In late May of this year, wildfire swept through upper Oak Creek Canyon in northern Arizona. By the time firefighters contained it in early June, the Slide Fire had burned some 22,000 acres of chaparral, mixed conifers, and ponderosa pine forest.
Soon after, a team of researchers from the US Forest Service Burned Area Emergency Response, or BAER, program studied the burned area to assess the fire’s impacts.
When a wildfire burns, its intensity can vary dramatically across the landscape. Researchers measure that intensity in terms of the fire’s impact on soils.
A low-intensity fire burns lightly over the landscape, leaving much vegetation and ground cover unburned. Soil organisms are largely unharmed, the soil structure intact.
Researchers found that 46 percent of the Slide Fire area burned at low intensity and 6 percent remained unburned. With soil structure unchanged and soil fertility enhanced by nutrients from ash, researchers expect rapid recovery of these lightly impacted sites.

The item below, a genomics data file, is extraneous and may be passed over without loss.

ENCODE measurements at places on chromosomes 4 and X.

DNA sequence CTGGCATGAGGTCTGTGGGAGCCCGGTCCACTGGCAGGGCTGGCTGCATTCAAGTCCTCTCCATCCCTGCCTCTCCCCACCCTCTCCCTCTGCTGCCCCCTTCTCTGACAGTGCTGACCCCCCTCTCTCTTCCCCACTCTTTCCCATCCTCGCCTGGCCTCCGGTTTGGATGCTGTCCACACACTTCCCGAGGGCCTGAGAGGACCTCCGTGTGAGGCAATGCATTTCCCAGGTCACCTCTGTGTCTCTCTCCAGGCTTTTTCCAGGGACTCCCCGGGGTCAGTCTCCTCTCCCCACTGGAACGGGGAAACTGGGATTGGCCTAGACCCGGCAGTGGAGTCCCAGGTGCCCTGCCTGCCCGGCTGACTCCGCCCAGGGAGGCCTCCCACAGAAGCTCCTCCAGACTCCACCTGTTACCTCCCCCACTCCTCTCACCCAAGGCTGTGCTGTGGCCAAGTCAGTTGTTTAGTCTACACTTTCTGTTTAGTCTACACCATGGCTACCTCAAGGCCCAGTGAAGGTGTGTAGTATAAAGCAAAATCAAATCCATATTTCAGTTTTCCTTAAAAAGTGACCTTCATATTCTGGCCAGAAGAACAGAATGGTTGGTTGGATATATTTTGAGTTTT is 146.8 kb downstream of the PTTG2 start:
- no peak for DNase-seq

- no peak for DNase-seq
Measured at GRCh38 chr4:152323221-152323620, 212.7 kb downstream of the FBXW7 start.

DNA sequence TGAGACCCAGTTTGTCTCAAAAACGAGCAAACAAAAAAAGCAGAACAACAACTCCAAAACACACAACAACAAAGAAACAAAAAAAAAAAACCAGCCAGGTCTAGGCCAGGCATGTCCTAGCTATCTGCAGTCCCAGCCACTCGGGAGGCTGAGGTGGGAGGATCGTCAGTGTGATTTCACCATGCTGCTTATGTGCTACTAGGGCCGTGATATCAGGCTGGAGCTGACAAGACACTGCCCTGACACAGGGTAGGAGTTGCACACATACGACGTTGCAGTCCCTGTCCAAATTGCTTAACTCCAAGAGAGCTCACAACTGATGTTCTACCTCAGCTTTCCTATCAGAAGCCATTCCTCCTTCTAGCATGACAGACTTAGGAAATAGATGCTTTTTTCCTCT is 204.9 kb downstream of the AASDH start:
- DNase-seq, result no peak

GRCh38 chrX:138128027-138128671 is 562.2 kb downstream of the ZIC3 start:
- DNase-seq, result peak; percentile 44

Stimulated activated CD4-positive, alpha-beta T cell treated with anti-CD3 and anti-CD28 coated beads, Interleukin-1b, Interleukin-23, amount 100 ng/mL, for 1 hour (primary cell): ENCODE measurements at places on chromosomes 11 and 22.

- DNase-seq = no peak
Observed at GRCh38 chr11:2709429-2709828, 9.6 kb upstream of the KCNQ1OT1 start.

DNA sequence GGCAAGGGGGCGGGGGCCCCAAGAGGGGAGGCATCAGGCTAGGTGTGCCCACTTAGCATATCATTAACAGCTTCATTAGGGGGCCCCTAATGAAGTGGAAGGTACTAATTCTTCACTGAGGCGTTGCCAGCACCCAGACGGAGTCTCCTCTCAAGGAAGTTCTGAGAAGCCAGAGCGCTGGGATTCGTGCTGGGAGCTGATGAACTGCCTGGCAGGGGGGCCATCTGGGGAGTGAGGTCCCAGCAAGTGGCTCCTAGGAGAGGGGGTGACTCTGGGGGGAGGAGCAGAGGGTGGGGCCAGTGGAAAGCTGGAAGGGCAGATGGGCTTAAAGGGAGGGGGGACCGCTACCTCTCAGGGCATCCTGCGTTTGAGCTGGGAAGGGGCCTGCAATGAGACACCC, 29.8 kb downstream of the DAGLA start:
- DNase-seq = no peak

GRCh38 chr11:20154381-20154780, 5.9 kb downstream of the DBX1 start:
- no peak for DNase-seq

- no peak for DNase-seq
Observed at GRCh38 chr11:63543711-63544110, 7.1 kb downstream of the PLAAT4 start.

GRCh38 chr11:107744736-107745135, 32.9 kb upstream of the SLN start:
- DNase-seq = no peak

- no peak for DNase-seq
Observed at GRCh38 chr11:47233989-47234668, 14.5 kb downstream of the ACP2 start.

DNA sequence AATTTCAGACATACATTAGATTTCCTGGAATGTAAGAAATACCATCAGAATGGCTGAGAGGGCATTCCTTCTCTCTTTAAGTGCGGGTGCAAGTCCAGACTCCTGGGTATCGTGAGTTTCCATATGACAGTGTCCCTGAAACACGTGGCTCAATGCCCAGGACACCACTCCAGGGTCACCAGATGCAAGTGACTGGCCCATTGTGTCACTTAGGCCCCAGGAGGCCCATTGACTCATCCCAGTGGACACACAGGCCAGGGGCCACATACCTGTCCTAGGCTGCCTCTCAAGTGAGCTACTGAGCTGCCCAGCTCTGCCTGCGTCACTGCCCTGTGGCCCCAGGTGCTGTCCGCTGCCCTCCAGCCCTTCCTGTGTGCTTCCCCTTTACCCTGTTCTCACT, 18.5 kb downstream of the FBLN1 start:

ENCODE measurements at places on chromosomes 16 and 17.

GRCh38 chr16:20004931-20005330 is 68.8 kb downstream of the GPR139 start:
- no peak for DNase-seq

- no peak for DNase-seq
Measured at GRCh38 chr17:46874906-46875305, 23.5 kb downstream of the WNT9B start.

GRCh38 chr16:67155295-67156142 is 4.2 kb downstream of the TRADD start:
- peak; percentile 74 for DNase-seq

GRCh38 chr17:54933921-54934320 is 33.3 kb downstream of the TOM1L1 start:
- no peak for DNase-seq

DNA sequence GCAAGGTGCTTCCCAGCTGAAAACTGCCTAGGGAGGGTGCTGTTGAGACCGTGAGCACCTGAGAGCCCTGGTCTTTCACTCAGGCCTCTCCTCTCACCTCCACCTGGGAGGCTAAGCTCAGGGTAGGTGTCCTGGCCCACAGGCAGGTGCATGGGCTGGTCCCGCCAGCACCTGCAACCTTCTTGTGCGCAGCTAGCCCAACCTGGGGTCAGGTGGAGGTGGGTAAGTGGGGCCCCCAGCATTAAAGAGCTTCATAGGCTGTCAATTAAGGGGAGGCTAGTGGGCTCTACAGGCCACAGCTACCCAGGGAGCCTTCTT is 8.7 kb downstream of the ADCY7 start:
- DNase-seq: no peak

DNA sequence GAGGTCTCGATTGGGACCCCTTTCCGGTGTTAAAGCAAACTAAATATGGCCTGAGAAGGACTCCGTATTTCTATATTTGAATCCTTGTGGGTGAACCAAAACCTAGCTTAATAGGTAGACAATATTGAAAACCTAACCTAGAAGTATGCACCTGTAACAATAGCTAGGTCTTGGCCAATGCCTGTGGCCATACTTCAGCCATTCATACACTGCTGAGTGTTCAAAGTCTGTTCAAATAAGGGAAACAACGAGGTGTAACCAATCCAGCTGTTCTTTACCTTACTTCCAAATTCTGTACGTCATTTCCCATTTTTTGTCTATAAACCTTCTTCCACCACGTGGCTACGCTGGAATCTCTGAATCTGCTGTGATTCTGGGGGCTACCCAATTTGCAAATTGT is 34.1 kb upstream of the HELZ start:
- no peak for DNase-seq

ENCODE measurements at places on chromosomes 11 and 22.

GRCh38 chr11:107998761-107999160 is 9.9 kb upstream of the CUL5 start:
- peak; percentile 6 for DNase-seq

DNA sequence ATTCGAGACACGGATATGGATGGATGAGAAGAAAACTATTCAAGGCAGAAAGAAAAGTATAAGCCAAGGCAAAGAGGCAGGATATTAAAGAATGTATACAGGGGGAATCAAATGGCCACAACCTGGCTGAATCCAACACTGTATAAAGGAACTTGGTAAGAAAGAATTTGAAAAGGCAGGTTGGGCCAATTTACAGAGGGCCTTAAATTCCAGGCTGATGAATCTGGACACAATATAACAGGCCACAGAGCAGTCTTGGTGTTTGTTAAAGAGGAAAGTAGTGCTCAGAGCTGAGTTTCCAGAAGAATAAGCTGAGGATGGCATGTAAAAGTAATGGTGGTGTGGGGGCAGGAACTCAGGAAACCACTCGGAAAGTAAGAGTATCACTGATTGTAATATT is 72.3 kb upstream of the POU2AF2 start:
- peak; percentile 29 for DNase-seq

But in nearly half the burn area, particularly steep canyon slopes, the effects on soil were moderate or severe. Here, fire burned away the vegetation and ground cover that protect soil from eroding. The intense heat oxidized soil nutrients, reducing fertility. In some places it altered the soil’s structure, making it repel water rather than absorb it.
These changes add up to a high risk of soil erosion, flooding and debris slides. Erosion, combined with reduced soil fertility, will likely slow the recovery of these more intensely burned areas.